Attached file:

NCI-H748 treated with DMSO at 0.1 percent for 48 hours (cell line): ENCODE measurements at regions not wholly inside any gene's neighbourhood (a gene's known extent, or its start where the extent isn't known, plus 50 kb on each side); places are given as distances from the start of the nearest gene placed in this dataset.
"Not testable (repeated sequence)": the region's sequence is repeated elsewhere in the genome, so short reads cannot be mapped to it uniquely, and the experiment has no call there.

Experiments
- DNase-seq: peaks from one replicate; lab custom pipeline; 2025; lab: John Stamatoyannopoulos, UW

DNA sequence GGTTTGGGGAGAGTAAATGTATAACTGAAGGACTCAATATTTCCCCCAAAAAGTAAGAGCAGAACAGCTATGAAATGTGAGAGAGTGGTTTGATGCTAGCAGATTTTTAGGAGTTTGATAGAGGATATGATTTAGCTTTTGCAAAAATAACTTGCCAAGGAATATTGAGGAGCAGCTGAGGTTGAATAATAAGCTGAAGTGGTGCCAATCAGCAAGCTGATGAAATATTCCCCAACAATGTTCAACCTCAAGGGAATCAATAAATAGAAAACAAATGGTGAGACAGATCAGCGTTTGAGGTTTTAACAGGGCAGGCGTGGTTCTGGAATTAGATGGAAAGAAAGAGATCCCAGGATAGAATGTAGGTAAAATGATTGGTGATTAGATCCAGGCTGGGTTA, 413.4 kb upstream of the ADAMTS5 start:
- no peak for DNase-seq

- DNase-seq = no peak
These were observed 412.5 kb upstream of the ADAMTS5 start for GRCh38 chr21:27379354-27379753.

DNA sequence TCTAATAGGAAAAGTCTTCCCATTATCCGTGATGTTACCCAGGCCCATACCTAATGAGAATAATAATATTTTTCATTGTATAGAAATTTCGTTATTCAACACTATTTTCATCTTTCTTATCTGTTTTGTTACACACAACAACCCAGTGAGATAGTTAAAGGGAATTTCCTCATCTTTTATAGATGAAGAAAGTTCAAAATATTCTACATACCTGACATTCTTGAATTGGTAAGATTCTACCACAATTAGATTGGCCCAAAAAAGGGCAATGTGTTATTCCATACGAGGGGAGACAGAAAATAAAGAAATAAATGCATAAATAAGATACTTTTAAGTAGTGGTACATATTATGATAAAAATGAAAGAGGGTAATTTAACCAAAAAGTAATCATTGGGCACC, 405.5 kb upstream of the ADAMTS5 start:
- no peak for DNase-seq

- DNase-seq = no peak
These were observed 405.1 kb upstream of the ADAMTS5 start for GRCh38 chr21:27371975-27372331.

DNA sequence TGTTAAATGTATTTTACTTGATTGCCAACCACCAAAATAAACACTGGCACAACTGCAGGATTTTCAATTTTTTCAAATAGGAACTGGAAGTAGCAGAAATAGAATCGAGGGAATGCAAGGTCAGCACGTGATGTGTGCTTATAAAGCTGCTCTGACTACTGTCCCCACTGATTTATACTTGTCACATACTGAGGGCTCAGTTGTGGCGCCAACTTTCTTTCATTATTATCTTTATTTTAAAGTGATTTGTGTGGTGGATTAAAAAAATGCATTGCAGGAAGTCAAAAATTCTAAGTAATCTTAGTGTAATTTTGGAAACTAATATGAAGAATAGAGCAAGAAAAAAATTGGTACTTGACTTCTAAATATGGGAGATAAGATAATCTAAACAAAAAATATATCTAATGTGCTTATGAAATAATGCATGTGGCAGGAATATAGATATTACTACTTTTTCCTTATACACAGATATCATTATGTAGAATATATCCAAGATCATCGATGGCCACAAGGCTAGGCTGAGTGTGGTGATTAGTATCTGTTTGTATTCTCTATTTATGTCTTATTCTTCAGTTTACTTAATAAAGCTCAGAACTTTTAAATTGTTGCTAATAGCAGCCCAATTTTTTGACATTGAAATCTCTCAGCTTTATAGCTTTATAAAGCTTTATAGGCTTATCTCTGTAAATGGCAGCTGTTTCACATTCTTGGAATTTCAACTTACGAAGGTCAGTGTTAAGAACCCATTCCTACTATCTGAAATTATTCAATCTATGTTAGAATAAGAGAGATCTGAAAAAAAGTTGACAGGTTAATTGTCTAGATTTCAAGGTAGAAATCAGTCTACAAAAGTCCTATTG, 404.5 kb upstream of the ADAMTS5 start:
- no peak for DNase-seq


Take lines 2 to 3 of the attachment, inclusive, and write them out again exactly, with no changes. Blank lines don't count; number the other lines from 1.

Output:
"Not testable (repeated sequence)": the region's sequence is repeated elsewhere in the genome, so short reads cannot be mapped to it uniquely, and the experiment has no call there.

Experiments